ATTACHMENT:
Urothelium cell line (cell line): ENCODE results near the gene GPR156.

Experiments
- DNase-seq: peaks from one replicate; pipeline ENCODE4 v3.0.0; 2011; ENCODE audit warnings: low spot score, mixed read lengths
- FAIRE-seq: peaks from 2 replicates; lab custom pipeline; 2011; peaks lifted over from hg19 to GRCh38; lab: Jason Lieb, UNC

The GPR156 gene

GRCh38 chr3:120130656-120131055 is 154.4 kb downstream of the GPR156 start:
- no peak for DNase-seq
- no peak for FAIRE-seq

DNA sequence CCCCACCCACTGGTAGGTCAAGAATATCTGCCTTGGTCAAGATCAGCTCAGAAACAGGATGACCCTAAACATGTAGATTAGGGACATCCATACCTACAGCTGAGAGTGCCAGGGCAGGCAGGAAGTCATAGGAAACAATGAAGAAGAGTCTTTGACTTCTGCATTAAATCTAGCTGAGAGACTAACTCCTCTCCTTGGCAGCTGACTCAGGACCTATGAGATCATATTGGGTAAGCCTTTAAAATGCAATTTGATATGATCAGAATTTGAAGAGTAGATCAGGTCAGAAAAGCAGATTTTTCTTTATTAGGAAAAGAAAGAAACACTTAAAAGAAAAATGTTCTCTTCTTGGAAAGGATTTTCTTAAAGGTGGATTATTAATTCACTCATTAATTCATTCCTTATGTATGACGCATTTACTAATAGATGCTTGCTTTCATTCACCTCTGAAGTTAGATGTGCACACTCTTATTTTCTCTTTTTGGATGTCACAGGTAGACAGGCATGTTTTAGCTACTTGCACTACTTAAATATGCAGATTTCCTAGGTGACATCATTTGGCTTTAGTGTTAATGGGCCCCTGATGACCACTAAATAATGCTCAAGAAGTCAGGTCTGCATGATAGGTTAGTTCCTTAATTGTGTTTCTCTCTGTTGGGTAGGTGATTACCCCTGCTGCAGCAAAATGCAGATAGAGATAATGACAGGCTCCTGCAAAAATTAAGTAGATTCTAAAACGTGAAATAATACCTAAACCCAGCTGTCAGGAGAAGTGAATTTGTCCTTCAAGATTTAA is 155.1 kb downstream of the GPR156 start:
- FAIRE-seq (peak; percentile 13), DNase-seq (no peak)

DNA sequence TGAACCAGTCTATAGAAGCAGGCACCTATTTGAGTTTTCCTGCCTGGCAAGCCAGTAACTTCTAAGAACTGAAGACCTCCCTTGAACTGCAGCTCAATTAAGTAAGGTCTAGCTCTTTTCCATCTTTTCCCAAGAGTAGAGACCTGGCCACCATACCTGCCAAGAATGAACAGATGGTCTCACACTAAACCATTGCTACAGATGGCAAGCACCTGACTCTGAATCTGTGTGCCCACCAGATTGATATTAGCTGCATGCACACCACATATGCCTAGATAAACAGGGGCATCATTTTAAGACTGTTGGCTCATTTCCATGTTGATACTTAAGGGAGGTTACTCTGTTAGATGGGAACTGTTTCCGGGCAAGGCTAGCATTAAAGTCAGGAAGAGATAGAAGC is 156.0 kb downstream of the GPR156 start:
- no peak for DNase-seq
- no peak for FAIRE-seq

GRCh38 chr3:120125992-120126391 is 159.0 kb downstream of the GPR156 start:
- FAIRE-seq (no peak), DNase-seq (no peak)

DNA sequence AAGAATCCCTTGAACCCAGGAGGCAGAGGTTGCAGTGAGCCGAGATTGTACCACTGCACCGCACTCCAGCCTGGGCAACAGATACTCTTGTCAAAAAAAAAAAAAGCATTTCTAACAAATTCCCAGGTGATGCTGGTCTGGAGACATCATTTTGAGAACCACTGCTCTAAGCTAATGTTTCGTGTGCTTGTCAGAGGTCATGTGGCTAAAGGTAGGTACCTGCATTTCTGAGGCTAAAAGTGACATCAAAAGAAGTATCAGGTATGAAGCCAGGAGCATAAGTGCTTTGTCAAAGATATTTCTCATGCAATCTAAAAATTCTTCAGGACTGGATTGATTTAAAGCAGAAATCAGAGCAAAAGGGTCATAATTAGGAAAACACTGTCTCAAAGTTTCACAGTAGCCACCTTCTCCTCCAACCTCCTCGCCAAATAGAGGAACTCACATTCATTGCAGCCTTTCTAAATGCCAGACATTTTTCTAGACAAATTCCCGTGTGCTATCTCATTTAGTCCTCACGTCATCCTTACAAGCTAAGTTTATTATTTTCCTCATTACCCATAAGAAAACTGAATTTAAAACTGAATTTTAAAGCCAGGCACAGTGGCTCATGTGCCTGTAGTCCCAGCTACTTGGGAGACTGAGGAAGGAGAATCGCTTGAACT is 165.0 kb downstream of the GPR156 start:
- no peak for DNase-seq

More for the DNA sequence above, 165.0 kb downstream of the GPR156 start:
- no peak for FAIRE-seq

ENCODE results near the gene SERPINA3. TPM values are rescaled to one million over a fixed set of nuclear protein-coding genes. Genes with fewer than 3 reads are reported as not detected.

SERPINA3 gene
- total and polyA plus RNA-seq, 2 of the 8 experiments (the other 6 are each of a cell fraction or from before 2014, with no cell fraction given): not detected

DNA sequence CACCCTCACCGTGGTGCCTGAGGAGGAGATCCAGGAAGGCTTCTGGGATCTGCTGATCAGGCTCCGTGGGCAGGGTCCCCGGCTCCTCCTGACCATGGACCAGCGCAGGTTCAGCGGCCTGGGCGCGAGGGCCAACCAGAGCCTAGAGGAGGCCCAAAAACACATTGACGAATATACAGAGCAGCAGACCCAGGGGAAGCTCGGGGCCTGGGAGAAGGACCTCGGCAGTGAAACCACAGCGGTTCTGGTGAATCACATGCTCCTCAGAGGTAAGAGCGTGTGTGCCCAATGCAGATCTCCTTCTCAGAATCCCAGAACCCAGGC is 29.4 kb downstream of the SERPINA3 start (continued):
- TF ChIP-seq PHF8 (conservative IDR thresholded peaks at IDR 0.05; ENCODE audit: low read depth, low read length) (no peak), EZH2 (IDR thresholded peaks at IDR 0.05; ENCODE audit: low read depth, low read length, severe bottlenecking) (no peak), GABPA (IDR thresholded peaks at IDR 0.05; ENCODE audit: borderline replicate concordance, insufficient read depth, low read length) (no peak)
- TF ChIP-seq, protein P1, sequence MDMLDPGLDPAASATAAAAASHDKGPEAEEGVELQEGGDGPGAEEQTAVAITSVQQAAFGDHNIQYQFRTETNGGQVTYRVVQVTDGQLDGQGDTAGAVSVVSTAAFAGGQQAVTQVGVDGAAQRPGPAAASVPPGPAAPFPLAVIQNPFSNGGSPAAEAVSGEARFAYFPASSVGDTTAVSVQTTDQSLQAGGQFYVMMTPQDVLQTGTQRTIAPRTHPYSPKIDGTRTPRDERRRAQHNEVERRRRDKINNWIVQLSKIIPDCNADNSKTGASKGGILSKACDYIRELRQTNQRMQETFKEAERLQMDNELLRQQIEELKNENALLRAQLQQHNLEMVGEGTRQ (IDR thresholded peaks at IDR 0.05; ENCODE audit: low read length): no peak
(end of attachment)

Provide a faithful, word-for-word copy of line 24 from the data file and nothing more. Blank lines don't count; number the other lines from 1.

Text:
- TF ChIP-seq PHF8 (conservative IDR thresholded peaks at IDR 0.05; ENCODE audit: low read depth, low read length) (no peak), EZH2 (IDR thresholded peaks at IDR 0.05; ENCODE audit: low read depth, low read length, severe bottlenecking) (no peak), GABPA (IDR thresholded peaks at IDR 0.05; ENCODE audit: borderline replicate concordance, insufficient read depth, low read length) (no peak)